For more than 40 years, I was a professional, politically impartial civil servant – a middle-ranking official, trying to help the government of the day implement its policies.
I began with Harold Macmillan as prime minister and ended with Tony Blair.
In between, there was Alec Douglas-Home, Harold Wilson, Edward Heath, Harold Wilson (again), James Callaghan, Margaret Thatcher and John Major.
I never worked for a government as incompetent as the one we now have.
Every one of those prime ministers stands head and shoulders above Theresa May.
And every leader of the opposition has been better than Jeremy Corbyn.
Just imagine, for example, how John Smith (1992-94) would have dealt with Mrs May and her Brexit shenanigans.
All governments do good things and not-so-good things; and all prime ministers have dark days.
Think back: Harold Wilson’s devaluation in 1967; Ted Heath’s three-day week; the 1970s’ Labour government going ‘‘cap in hand’’ for a bailout from the IMF; Margaret Thatcher’s poll tax; John Major’s Black Wednesday; Tony Blair’s Iraq war.
In all those cases, we had a more or less competent government and a prime minister who was acting in what he or she believed to be the country’s best interests.
The comparison with David Cameron and Theresa May is stark. Here are two prime ministers who have acted not in the interests of the country, but in the interests of the Conservative Party.
David Cameron promised his EU referendum in order to buy off Ukip votes at the 2015 election and to placate ideological, anti-EU zealots like Sir John Redwood and Sir Bill Cash.
He is reported to have told Donald Tusk that he did not expect to have to keep this promise, because he did not expect to win the 2015 election; and he believed that if he was in coalition again with the Lib Dems, they would veto the idea.
The referendum that has divided our country was a cynical, vote-harvesting ploy.
Mrs May’s actions since becoming prime minister have all been about trying to keep the Conservative Party together.
She has allowed Brexit to squeeze out – and take civil service resources away from – a host of other issues, such as social care, that need urgent action.
Her judgment has been terrible. Her first Brexit Secretary was David Davis, a politician not known for his command of policy detail.
Mrs May appointed Boris Johnson as Foreign Secretary. That is one of the great offices of state. Most incumbents have been politicians of real stature: during my time they included Alec Douglas-Home, Anthony Crosland, Peter Carrington, Sir Geoffrey Howe, Douglas Hurd and Robin Cook.
Boris Johnson, with his cavalier approach to the truth, is not in the same league. And if his reported f-word comment is accurate, he does not care about business.
Putting off difficult decisions about Brexit for two-and- a-half years, in order to keep the Conservative Party together, has made life almost impossible for business that needs, above all, stability and certainty.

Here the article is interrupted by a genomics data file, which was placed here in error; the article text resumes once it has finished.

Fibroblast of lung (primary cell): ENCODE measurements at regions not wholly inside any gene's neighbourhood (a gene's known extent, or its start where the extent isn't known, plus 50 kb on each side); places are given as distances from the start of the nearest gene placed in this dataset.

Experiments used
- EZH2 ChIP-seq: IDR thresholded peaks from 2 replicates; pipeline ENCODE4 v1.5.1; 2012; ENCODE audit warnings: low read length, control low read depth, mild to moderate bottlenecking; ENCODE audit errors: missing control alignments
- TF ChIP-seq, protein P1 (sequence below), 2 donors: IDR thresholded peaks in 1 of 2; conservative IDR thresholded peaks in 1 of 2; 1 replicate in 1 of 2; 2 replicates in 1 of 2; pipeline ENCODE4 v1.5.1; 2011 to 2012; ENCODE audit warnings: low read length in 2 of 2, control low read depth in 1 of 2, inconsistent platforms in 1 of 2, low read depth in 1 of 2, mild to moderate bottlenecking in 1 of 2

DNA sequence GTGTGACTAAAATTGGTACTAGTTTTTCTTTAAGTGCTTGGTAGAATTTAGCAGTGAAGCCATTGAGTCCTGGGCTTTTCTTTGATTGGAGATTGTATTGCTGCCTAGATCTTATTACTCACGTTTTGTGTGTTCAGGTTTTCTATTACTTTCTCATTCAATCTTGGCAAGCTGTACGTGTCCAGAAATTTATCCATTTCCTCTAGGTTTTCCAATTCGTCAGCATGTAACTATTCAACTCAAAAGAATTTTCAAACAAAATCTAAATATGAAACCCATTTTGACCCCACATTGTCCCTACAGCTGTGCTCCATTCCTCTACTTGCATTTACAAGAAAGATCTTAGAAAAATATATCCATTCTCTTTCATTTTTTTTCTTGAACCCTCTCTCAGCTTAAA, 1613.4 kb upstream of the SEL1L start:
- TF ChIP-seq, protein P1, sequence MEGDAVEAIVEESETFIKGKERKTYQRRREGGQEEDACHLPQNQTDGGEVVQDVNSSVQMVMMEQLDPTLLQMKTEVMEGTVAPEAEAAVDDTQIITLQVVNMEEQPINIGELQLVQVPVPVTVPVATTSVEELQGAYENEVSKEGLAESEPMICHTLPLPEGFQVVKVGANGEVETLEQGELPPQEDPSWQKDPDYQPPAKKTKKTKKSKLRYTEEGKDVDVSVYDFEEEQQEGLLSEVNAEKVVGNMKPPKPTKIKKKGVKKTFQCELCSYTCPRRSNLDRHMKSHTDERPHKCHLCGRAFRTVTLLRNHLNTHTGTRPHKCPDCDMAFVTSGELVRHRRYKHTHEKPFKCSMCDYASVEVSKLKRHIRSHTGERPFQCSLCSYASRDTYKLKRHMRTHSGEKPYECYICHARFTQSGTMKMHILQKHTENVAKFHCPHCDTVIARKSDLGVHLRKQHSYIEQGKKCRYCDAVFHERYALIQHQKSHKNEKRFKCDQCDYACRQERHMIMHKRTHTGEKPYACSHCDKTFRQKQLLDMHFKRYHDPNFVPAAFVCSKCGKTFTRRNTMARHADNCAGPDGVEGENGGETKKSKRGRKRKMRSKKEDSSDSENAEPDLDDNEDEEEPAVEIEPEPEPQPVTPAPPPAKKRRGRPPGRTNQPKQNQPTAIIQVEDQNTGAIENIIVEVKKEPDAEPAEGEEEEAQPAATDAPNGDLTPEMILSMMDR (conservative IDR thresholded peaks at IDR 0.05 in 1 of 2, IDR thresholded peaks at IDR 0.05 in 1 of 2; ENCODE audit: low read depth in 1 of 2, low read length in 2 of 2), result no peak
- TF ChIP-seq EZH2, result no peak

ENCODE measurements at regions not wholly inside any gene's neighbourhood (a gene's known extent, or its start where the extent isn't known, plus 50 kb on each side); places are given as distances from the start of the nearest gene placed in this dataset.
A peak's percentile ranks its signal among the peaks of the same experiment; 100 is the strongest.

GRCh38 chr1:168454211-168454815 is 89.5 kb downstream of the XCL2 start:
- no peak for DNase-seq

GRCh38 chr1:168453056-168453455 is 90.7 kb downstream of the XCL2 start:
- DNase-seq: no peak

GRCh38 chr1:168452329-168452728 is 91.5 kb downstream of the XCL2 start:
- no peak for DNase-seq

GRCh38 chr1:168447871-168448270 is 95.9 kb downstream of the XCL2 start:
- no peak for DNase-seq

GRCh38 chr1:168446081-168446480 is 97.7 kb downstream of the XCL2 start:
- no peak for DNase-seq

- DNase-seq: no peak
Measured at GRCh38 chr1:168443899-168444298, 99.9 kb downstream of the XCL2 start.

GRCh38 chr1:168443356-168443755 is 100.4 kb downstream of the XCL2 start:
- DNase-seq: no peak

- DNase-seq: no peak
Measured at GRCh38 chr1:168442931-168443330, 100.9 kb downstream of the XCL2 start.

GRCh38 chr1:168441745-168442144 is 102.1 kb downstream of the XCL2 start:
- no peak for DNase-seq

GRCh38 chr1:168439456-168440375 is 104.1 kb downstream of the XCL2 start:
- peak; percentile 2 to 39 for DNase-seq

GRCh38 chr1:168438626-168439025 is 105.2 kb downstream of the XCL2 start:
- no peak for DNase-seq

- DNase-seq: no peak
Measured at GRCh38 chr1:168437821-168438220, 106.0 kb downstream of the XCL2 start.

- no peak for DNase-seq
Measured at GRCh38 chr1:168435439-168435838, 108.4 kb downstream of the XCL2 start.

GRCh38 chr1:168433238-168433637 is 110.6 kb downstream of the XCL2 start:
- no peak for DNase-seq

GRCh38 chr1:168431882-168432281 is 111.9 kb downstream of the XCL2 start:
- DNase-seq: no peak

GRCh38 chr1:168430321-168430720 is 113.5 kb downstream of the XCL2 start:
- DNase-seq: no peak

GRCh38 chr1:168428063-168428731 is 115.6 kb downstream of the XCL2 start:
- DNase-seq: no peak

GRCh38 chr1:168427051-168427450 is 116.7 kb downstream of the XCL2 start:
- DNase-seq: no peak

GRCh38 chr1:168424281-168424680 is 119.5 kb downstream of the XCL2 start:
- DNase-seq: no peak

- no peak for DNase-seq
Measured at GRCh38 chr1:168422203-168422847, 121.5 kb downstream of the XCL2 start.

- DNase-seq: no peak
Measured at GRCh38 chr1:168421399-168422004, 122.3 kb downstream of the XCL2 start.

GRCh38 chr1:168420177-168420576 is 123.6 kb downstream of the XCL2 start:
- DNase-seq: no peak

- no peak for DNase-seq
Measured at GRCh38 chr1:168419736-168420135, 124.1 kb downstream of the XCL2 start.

If Mrs May’s Cabinet appointments showed poor judgment and a determination to put party before country, those traits were evident in spades in her decision to call the 2017 election which backfired so spectacularly.
Mrs May, a vicar’s daughter, does not tell the truth. “There will be no election,” she had said. Then she called one. “There is no magic money tree,” she told a nurse who had not had a pay increase for eight years.
Then she rustled up a whopping £1bn for her deal with the DUP – and twice that amount to plan for a ‘‘no-deal’’ which most people believe would be a disaster.
On the morning of December 10, Downing Street (and Michael Gove on the Today programme) categorically confirmed that the following day’s meaningful vote would go ahead.
That afternoon, it was pulled. “We will leave the EU on March 29,” she has said. Well, we shall see. I wouldn’t put money on it.
Our European friends must be looking on in bewilderment and incredulity at the goings-on in the House of Commons. At this critical point in our history, the Prime Minister and Opposition leader trade insults and score political points.
Has our political system ever been so dysfunctional?
With the Palace of Westminster due for repair and renovation, perhaps we should bring in the bulldozers and demolition gangs.
That confrontational, adversarial set-up can make good theatre, but does it make for good government? Is it time to rip out those green benches and put in the more civilised seating arrangements we see in most other parliaments?
MPs who know in their heart of hearts that Brexit will make our country poorer at home and less influential abroad now need to act bravely.
They will betray their constituents if, out of a misguided belief that they must honour the results of a flawed referendum, they support a deal which is worse than the one we already have as a member of the EU.
Remember: MPs are representatives, not delegates. They should be honest with their constituents and true to their convictions.
Tony Rossiter, from North Yorkshire, is a former diplomat and civil servant who worked predominantly at the Department of Trade and Industry.